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Watching the pro’s in action is a great way of picking up some tips about technique and technical parts of your game.

Andy Roddick is a true professional and studying his game with your tennis coach is a good idea.

Andy finished his junior career as number 1 in the world in 2000. That year he won the US and Australian junior championships. In 2003 he won the US Open, reached the semis in the Australian Open four times, and the Wimbledon finals three times.


Andy creates a lot of topspin on his forehand inside the baseline by rotating the forearm over a lot. When he plays a forearm shot he swings inside-out and uses his body to generate the power.
The good swing comes with an extreme forehand grip, which sometimes proves a problem when he wants to flatten the ball out. This occasionally makes him loop the ball too much and does not allow him to close off quick points. A less severe forehand grip would probably suit him better.

Andy has not got a particularly good backhand, the root cause seems to be that he swings outside-in rather than inside-out.
It does means he does not swing away from the body and therefore cannot generate enough pace. If you look how Andy plays this shot pay attention how far his arms are away from his body when he starts to swing forward to the ball.
His grip is part of the problem here, and his right hand is too far over towards a forehand grip. Andy is not being fluid in his play, he is trying to use his muscles to play the shot.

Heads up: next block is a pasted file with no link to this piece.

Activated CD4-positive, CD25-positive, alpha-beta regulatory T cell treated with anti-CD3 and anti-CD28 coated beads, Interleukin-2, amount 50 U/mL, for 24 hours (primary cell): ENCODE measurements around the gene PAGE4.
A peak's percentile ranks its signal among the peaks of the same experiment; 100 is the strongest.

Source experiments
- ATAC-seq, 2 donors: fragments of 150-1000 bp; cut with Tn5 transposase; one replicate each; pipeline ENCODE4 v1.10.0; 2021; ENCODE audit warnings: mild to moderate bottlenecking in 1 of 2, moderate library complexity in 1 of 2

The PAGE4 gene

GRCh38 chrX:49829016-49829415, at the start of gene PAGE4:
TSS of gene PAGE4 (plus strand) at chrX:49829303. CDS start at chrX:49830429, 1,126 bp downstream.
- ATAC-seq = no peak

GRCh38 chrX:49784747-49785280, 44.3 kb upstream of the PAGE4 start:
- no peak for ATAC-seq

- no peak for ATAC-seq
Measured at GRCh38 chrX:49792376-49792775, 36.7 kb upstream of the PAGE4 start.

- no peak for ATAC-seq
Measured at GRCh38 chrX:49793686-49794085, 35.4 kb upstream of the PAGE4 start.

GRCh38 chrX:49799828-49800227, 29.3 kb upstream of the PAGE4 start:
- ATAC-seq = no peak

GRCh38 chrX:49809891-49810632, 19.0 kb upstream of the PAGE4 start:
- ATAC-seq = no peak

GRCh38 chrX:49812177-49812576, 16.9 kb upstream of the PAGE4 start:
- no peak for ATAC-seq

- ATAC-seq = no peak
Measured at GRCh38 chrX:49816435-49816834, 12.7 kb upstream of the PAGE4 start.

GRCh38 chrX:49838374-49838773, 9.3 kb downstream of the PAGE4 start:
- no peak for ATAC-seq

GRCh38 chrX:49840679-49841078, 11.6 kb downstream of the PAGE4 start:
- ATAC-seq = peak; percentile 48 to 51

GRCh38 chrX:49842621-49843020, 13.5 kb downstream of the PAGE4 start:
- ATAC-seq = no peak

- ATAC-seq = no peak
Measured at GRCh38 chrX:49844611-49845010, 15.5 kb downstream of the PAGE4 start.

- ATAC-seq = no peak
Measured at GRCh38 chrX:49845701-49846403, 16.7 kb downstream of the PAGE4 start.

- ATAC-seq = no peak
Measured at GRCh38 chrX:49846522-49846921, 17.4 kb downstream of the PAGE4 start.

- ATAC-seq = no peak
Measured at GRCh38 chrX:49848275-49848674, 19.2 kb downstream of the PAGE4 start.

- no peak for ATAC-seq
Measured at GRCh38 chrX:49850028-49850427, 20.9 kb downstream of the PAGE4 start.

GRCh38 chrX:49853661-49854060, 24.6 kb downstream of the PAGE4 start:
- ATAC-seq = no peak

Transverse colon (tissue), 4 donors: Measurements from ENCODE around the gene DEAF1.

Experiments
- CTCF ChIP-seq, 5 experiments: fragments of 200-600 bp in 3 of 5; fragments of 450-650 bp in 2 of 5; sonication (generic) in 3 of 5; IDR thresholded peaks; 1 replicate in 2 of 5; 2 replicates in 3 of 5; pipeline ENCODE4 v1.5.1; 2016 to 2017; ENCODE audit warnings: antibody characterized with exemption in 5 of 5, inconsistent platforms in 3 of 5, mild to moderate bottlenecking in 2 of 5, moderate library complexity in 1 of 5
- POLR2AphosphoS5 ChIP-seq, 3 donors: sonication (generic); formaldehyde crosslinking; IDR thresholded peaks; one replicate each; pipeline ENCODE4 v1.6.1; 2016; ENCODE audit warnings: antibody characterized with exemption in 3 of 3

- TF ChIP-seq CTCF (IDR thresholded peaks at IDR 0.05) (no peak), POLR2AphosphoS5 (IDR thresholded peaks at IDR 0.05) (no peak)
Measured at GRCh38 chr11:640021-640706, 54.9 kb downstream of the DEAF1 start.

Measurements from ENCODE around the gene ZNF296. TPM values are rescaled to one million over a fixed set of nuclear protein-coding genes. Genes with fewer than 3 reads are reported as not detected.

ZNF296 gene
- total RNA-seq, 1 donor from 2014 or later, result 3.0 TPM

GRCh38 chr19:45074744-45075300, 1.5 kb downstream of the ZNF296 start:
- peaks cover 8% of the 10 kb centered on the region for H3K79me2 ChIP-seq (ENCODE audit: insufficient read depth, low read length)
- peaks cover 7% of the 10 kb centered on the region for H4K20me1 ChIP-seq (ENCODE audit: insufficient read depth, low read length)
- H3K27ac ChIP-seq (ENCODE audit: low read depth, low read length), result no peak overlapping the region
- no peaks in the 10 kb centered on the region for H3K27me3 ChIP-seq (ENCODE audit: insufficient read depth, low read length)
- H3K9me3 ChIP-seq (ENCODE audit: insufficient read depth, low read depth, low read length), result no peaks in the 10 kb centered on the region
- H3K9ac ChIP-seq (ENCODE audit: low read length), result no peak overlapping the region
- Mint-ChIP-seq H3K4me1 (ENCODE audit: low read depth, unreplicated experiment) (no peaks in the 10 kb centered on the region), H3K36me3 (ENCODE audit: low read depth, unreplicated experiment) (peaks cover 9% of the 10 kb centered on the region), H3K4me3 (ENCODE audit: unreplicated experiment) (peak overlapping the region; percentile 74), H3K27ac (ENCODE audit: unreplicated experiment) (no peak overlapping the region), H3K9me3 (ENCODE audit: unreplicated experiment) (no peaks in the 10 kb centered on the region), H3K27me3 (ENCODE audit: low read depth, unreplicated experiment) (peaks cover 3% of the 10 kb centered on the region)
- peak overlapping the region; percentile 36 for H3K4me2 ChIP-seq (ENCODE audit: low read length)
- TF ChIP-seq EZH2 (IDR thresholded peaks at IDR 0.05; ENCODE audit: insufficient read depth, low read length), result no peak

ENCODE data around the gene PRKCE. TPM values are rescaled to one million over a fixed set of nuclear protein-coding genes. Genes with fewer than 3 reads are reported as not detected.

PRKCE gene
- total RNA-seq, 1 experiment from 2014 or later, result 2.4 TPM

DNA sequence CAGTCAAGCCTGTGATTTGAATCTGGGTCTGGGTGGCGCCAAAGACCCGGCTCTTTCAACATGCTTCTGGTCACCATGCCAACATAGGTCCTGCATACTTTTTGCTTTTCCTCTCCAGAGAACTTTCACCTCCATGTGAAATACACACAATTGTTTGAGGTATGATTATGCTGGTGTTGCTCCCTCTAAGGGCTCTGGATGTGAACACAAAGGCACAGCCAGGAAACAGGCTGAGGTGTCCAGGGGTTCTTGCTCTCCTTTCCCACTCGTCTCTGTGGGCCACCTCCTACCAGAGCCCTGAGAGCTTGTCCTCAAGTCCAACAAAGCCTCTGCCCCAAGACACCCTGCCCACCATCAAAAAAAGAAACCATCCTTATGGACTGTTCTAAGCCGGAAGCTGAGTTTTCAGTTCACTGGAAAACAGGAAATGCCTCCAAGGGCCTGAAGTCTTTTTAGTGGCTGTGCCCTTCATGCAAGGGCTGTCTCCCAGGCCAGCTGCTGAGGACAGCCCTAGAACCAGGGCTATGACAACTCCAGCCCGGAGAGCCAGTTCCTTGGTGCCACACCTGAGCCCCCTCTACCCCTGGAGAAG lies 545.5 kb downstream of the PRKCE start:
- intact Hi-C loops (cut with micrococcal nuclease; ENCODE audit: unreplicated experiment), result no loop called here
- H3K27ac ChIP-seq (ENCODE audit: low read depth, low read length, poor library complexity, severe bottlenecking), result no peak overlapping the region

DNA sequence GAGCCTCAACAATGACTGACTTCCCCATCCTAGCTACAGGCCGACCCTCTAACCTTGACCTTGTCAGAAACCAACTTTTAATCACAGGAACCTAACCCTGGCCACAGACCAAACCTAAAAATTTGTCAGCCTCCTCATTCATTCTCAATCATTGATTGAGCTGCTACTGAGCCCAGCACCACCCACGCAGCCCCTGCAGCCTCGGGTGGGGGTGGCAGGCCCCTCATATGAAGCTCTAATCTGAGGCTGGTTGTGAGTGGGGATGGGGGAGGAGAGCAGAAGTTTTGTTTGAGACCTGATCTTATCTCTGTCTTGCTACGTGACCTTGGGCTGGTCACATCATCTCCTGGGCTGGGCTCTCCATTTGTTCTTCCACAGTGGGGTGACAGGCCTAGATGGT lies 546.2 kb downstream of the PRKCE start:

Technically his slice has issues, he often starts too high with his racket and his grip is once again too far over towards a forehand grip. This forces him to swing down too much and the slice will float rather than have direction.

Andy’s backhand volley is very similar to his slice, the racket face is too open and he swings down too much. This makes it difficult to stabilise the racket head when hitting the ball.

This is Andy’s best asset, he has one of the biggest serves in the history of the game. His serve is regularly over 140 mph and that has helped him dominate many matches.
One of the reasons Andy can serve so big is that he has a great flexibility of the shoulder. And this results in a deeper racket drop position than most players. A deeper racket drop aids acceleration and therefore power.
Andy looks as though he halts half way through his serve but this is not the case, essentially he starts his swing way out to the side.


The the tactical part of Andy’s game is also not a strong point. The combination of having the biggest serve in tennis and a relatively weak backhand makes it necessary for him to be aggressive with his forehand, come forward and keep points short.

The miniscule faults in Andy’s game give his opponents a tactical advantage and a way to get around his big serve. It is without doubt Andy is a top player and his advantages definitely outweigh his faults.